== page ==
After choosing all of this tantalizing food, you might wonder if dessert is overkill, but dessert is always a delight. It’s also another place where you can add surprise and whimsy to your buffet. Small finger foods can work as pre-dessert options, like raspberry macarons, your favorite chocolate chip cookies or festively decorated sugar cookies. If you have a separate dessert table, it’s a great idea to have a main dessert offering in the center, with other options around it. The editors at Food & Wine rave about John Besh’s Père Roux’s Cake. Their take: the “cake pays homage to New Orleans’s classic bananas Foster with a filling of sautéed bananas, cinnamon and dark rum in between each layer of fluffy Genoise cake, capped with cream cheese frosting.”  From there, consider adding chocolate or fruit tartlets to the mix on your table. Even decadent bread puddings or vanilla parfaits can be great additions.

Organize Your Table or Tables

For Martha Stewart Living, one of the crucial elements to a successful buffet is organization.  

The day before your event, make sure you have all of your serving items. If you have one long table, if possible, pull it away from the wall to allow for a flow of guests on either side. Now, lay out your serving dishes and platters to see how everything fits. If you feel as though some of your dishes might get hidden by others, Better Homes & Gardens suggests setting “dishes at different levels so the table feels less crowded and guests can easily see every dish.”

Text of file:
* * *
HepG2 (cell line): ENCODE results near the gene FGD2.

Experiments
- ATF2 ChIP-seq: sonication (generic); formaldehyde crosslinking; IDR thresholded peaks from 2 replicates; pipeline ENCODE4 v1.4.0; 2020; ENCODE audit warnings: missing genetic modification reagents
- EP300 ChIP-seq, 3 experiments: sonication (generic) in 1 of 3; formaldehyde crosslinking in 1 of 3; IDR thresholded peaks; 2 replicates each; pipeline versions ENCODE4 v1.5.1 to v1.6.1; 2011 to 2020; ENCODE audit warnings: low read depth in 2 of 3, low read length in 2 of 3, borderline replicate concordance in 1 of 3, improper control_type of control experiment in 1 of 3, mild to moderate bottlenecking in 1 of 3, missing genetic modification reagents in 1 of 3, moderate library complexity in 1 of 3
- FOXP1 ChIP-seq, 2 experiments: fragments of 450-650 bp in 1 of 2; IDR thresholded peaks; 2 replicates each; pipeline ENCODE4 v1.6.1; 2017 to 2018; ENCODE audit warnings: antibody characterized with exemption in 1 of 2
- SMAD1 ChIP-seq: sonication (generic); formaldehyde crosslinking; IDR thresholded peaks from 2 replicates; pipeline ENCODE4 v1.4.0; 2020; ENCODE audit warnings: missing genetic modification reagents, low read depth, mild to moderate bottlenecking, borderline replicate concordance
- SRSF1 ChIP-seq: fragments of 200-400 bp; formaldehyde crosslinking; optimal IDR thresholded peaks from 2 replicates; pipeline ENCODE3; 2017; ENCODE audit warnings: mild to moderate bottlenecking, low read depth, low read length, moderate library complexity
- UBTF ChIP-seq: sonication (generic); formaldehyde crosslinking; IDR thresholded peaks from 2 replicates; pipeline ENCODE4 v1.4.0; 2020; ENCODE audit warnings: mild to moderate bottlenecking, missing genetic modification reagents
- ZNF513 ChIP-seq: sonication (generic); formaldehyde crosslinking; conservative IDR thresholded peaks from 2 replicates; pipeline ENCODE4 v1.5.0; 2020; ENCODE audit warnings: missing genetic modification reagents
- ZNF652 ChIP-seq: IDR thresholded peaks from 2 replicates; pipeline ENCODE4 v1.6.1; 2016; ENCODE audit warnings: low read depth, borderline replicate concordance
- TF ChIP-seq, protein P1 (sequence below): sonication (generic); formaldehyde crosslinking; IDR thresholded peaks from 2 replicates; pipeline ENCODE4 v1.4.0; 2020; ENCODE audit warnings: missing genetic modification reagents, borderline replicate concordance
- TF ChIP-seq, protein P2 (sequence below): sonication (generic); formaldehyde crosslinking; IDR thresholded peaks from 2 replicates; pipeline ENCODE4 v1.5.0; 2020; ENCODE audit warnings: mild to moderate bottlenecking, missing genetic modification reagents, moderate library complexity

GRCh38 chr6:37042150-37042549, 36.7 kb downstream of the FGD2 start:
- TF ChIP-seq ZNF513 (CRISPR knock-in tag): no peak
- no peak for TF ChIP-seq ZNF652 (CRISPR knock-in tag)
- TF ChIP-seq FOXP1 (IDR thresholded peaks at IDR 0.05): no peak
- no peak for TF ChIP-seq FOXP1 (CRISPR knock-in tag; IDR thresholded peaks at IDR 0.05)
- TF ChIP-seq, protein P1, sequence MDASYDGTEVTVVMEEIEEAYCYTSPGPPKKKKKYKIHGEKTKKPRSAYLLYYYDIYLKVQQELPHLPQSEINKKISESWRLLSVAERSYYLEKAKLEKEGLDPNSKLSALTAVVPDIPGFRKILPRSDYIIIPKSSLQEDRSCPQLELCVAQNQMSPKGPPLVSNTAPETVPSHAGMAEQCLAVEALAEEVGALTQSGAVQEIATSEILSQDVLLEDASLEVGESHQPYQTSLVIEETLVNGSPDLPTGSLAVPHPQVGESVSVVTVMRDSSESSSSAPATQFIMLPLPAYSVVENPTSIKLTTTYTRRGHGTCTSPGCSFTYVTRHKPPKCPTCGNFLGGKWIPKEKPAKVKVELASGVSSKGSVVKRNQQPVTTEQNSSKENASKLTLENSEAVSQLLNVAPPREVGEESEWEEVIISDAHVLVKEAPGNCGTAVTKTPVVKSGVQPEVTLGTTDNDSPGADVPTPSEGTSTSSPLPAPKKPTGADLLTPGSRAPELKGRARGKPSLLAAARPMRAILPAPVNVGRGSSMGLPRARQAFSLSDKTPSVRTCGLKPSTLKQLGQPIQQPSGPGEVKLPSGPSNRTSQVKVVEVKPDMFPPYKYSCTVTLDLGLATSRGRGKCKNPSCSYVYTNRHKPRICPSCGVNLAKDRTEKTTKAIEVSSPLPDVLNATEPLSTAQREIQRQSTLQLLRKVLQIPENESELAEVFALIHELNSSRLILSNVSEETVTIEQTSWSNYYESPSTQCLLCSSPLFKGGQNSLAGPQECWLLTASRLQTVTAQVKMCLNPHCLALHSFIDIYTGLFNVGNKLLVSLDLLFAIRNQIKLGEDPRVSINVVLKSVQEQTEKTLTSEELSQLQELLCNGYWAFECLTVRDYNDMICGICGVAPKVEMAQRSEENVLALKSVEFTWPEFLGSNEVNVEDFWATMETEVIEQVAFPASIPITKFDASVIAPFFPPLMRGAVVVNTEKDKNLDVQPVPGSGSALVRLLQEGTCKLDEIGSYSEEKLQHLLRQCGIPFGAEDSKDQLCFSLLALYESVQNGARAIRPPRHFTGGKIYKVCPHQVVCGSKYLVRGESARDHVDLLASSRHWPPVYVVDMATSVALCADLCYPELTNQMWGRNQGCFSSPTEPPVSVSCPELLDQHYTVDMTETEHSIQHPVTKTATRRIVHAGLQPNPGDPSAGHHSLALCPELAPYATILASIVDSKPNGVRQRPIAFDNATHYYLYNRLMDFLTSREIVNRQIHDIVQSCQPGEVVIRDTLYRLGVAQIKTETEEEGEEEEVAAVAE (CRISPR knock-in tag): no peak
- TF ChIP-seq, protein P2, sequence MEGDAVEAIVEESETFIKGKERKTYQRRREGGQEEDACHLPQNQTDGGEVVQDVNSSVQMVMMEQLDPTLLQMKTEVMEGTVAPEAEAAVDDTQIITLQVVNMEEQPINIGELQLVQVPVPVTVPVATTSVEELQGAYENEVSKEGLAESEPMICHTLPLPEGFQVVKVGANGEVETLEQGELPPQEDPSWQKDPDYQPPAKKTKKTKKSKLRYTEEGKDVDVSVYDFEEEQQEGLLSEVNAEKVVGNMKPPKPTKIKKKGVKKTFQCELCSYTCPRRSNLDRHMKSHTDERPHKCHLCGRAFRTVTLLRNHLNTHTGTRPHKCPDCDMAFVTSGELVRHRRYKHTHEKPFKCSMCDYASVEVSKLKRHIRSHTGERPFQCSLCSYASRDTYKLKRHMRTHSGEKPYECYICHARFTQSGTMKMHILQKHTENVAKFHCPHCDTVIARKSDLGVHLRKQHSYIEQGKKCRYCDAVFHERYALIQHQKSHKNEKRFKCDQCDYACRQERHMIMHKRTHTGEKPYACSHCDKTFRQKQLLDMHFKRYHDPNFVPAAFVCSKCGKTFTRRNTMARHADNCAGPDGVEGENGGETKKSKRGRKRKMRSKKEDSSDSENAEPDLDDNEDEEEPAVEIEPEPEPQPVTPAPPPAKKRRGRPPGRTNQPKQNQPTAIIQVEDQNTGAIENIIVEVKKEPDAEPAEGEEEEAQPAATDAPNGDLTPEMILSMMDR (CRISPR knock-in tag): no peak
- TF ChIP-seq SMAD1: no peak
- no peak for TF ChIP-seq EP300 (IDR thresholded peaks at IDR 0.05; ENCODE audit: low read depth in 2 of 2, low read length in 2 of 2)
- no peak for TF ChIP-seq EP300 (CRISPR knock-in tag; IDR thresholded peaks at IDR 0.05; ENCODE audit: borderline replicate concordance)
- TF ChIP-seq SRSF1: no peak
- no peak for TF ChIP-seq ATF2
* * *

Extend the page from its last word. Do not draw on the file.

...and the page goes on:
Begin by placing your stack of dinner plates at the end of the table, closest to where guests will logically enter your room. You can choose to have utensils wrapped in linens on a tray next to the plates or keep them loose with festive napkins nearby. Next, lay out the platter for your main course (or courses). Your side dishes can follow your main dish, while salad items can sit in the middle of the table, or be offered at the end of the serving line, along with any breads you want to include.

If you are incorporating a drinks station into your main table (as opposed to being on a separate table), Martha Stewart Living suggests using a festive copper bucket to hold your chilled offerings like Champagne, excellent white wines or even spritzers. Glasses should be next to the wine bucket. This will allow your guests to serve themselves and for the bubbly to stay cold. A similar set-up works well on a stand-alone drinks table. Be sure to include non-alcoholic options.

Do you find that there are gaps in your display? Not to worry! Assorted small, round dishes of nuts are always enjoyed, and they can fill any holes in the presentation.

Final Tips

Your buffet food ideas and décor are ready to thrill your guests. Don’t be afraid to set the mood with some light music, and avoid heavy floral arrangements that might clash with the aromas of your buffet. Prepare and cook as much of the buffet in advance as possible so that you are not feeling rushed before guests arrive or working too hard to have fun at the party. Above all else, relax and enjoy a wonderful holiday buffet with friends and family.